Efforts by Myanmar leader Aung San Suu Kyi this week to bolster ties with her country's dominant northern neighbor China may hinge on whether she can resolve the fate of a massive, Chinese-funded dam project blocked by overwhelming local opposition.

Suu Kyi was to be greeted with a formal welcome ceremony on Thursday as part of a visit ending Sunday that will include talks with Chinese President Xi Jinping and Premier Li Keqiang. It's her first trip to China since her party won a historic majority last year.

Now leading Myanmar with the title of state counselor, Suu Kyi is a Nobel Peace Prize winner who spent 15 years in house arrest under Myanmar's former military junta, which was supported for years by the authoritarian Communist Party-led government in Beijing. But analysts say Suu Kyi has shown pragmatism and a desire to re-order Myanmar's relationship with China, its top trading partner and a major investor, while also reaching out to the United States, Europe and Japan.

Key to both sides is the $3.6 billion Myitsone dam project in northern Myanmar, funded by Chinese power interests but suspended in 2011 by Myanmar's former military-backed president, Thein Sein. A spokesman for Myanmar's foreign affairs department said China was expected to raise the dam dispute this week.

China sees the dam as an important part of a national strategy to reduce its reliance on fossil fuels and meet its targets to cut pollution. It has pursued a charm offensive in Myanmar partly to push for construction to resume.

But opponents in Myanmar, also known as Burma, say the reservoir created by the Myitsone dam would create massive flooding on the Irrawaddy River, endangering ecologically sensitive areas and displacing thousands of people. They also question the previous arrangement of China taking 90 percent of the dam's power, while nearly 70 percent of Myanmar has no access to electricity, according to the World Bank.

The dam is one of several Chinese-backed projects stalled due to protests from Myanmar citizens newly emboldened to speak out following democratic reforms, part of a larger backlash against China's economic domination of its poor southern neighbor.

Suu Kyi's government recently announced a commission to review all hydroelectric projects along the Irrawaddy. Zhao Gancheng, director of the Asia-Pacific Center at the Shanghai Institutes for International Studies, said that announcement might be a signal that a compromise was possible.

"To handle it well will help create a favorable condition for future trade and economic development between the two countries," Zhao said. "Otherwise, obstacles will emerge in attracting investment from China in the future and that is not what the new Burmese government and Aung San Suu Kyi want to see."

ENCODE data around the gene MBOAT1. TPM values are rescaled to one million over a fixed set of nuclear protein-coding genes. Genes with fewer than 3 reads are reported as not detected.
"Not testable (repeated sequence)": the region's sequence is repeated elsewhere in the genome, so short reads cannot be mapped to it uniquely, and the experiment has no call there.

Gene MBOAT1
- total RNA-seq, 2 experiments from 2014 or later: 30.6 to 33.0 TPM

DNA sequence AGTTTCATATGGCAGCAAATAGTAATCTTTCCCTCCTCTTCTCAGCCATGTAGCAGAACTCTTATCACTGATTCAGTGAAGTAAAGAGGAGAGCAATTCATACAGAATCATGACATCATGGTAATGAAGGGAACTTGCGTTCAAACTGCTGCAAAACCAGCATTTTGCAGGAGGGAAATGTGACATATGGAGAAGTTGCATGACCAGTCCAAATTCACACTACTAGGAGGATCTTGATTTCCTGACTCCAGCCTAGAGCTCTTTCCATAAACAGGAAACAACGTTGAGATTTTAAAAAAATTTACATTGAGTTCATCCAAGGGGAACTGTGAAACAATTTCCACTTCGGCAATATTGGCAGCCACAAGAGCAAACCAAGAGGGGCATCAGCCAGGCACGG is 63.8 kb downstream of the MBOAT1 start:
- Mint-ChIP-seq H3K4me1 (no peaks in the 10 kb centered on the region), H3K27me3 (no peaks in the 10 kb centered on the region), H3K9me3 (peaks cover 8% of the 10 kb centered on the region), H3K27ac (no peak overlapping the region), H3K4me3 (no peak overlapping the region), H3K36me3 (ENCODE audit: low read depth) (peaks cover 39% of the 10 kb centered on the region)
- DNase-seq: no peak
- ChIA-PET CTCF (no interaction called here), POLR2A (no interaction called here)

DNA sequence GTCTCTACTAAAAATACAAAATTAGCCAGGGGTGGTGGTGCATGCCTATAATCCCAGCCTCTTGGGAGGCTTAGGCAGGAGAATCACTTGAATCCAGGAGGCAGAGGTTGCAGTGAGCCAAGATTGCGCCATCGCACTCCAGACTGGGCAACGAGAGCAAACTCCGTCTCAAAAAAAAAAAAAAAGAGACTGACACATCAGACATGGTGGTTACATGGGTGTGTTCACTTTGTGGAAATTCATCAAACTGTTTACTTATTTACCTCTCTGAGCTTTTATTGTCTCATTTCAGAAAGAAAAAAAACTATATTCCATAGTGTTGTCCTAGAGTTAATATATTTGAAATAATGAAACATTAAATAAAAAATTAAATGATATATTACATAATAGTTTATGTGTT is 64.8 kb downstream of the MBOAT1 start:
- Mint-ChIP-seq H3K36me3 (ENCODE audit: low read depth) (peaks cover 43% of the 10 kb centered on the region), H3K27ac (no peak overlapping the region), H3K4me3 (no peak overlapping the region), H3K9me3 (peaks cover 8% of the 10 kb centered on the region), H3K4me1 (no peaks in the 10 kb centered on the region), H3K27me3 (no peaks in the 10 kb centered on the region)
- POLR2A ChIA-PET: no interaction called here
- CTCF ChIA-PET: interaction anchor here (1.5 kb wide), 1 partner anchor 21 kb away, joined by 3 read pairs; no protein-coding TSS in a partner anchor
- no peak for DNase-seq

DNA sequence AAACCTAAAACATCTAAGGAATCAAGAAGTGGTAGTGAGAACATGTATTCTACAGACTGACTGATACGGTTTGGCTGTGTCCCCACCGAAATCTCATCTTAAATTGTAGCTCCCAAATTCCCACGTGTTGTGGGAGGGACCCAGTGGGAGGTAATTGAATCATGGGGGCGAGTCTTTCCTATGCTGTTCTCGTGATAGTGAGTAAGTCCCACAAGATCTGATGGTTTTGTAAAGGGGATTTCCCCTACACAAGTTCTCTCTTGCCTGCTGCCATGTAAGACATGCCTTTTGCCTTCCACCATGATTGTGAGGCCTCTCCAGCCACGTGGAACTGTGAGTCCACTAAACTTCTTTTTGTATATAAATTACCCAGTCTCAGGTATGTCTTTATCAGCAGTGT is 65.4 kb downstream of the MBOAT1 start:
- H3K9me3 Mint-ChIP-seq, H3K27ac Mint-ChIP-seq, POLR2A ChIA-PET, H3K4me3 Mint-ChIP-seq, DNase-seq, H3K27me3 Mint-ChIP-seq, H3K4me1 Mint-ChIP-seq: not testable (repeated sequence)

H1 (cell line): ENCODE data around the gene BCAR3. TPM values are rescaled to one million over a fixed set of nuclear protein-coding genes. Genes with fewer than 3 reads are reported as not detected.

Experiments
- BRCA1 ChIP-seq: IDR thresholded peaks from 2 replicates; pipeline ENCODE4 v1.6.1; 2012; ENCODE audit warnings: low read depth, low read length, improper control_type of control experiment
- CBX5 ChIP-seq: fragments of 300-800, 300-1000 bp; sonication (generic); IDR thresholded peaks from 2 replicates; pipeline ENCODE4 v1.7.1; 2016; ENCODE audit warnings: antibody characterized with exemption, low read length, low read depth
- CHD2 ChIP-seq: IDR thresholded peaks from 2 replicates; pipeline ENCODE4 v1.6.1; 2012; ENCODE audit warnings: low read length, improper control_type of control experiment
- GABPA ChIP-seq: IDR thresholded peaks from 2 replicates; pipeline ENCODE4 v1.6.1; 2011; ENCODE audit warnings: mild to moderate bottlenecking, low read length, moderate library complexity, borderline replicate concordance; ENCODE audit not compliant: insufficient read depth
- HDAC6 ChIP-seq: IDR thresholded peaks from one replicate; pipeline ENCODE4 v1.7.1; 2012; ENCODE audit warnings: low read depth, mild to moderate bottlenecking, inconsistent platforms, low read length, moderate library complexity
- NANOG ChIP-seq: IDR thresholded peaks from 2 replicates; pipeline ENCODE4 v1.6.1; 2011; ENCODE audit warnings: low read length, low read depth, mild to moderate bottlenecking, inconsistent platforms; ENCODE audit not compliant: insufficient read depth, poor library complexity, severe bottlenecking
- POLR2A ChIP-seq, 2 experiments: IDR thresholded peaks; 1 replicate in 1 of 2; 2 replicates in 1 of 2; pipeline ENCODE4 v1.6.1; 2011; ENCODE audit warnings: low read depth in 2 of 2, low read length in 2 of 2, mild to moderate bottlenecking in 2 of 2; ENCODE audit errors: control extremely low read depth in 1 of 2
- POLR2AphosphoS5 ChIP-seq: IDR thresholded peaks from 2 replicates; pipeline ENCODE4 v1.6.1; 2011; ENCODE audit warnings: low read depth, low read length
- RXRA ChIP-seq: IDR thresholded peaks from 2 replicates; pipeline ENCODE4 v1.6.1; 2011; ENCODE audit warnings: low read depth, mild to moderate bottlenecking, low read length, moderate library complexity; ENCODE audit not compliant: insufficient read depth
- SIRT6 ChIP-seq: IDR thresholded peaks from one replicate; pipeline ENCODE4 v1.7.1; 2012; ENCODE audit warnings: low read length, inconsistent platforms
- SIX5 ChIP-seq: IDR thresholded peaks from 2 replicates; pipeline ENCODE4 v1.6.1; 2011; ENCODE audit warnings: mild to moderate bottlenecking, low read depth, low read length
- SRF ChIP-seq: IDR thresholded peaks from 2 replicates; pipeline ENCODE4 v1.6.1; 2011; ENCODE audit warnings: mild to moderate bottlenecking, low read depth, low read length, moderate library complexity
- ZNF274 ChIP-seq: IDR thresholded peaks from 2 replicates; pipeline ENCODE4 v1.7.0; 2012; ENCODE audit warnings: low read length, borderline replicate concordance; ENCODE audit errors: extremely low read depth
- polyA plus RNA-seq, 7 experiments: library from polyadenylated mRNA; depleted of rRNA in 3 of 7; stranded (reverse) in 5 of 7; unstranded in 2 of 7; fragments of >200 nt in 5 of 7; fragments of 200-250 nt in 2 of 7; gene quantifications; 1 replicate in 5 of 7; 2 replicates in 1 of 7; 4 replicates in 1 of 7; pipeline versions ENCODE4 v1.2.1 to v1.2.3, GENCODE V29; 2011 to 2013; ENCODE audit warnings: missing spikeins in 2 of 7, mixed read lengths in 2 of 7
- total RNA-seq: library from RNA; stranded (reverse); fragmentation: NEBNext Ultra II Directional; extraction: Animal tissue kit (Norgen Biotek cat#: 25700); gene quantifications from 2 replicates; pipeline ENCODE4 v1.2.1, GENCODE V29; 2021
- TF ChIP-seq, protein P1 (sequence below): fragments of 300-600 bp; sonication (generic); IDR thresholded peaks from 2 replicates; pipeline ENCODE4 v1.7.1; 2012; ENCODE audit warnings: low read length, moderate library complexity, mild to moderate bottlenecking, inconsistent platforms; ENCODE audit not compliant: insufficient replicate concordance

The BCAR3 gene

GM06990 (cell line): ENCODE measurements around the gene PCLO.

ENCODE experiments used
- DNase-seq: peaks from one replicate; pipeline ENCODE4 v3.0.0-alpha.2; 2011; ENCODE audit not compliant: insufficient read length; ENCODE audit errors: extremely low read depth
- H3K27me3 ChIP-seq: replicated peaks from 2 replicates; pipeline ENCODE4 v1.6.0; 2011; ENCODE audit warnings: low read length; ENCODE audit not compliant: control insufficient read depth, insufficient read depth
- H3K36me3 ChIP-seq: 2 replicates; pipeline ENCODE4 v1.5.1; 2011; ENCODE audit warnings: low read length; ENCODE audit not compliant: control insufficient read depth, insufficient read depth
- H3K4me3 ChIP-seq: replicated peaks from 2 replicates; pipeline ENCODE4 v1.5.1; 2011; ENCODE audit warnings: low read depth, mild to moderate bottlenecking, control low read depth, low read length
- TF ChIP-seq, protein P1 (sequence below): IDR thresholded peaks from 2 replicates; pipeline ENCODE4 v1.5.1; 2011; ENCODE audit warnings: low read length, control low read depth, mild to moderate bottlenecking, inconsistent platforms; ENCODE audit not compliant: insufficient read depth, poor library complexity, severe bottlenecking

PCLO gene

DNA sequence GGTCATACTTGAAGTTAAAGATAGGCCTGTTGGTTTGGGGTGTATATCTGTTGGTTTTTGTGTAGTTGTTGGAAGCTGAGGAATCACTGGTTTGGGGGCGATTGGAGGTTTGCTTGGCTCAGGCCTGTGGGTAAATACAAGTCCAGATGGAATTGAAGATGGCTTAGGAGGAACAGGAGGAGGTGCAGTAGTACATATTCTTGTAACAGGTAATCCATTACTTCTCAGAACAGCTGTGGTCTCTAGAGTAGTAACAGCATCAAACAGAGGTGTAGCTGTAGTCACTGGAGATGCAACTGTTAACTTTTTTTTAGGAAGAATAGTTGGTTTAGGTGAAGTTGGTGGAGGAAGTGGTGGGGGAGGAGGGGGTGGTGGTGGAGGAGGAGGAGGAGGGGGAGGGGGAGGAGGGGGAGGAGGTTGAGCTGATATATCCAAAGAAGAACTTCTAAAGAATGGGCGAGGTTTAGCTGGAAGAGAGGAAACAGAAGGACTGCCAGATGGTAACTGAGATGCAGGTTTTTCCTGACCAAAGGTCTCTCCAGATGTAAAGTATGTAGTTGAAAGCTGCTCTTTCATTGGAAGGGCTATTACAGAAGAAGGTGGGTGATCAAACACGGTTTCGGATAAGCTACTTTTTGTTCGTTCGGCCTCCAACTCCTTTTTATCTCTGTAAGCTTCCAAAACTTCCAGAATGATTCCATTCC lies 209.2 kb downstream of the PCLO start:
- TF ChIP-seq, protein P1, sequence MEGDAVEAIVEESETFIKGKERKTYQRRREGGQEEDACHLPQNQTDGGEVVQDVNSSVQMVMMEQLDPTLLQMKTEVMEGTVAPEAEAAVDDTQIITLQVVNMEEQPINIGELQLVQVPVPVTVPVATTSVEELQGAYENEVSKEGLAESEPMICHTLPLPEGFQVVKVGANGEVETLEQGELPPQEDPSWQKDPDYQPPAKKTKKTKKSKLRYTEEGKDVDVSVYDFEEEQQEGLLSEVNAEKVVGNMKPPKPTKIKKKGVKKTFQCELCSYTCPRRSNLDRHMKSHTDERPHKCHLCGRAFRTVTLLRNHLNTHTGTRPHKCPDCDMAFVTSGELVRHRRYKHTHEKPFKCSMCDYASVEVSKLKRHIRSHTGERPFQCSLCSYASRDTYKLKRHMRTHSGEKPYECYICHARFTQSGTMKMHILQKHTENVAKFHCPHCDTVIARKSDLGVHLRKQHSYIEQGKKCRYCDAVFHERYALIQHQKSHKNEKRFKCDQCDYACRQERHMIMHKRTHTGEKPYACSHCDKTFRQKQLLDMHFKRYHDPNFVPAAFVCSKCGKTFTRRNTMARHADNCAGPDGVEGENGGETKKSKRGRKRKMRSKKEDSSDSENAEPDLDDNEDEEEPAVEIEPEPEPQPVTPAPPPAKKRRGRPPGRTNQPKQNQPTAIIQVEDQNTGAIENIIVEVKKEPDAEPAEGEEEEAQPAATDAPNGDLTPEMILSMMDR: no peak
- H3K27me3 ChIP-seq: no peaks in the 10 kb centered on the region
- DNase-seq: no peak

Aaron Connelly, a research fellow for East Asia at the Lowy Institute for International Policy in Sydney, said Suu Kyi could offer an alternative plan that mollifies China and at least some of the opposition in Myanmar.

"That would be the question on the Myanmar side," Connelly said. "Is there something that can be offered that meets the expectations, but does not create a lake the size of Singapore on the Irrawaddy?"

Suu Kyi remains an icon to many of the people of Myanmar, and that may give her the standing to seek a deal that allows the dam to go forward under different circumstances, Connelly said.

She is also likely to seek more cooperation from China as her government begins a peace conference at the end of August with ethnic minorities from the region where the dam is planned, and may tie the two issues together, Connelly said. China has been involved previously in negotiations between the government and Kachin rebels, who have fought for decades in regions near the Chinese border.

"She constantly surprises in what she's willing to do in terms of political agreements that she's willing to strike, and because she's such a singularly popular figure," he said. "She can potentially make a deal here that would be very unpopular and bounce back from that."

Beijing supports the peace process because "a politically stable and economically prosperous Myanmar is in China's best interests," China's official Xinhua News Agency said in an editorial Wednesday.

"Given the fact that a strong China-Myanmar partnership is important for both sides, it is welcome that Suu Kyi, a key figure in the Myanmar government and the leader of the ruling party, plays a greater role in helping secure a healthy Myanmar-China relationship," Xinhua said.

China considers Myanmar strategically important as a gateway to the Indian Ocean and Bay of Bengal, and wants to secure oil and gas pipelines running across the country to the Chinese border.

Along with stalled projects, friction between the countries has erupted over fighting between Myanmar's military and ethnic minority rebels along the border that has killed Chinese farmers and sent a flow of refugees into China.

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Associated Press writer Esther Htusan in Yangon, Myanmar, and researcher Yu Bing in Beijing contributed to this report.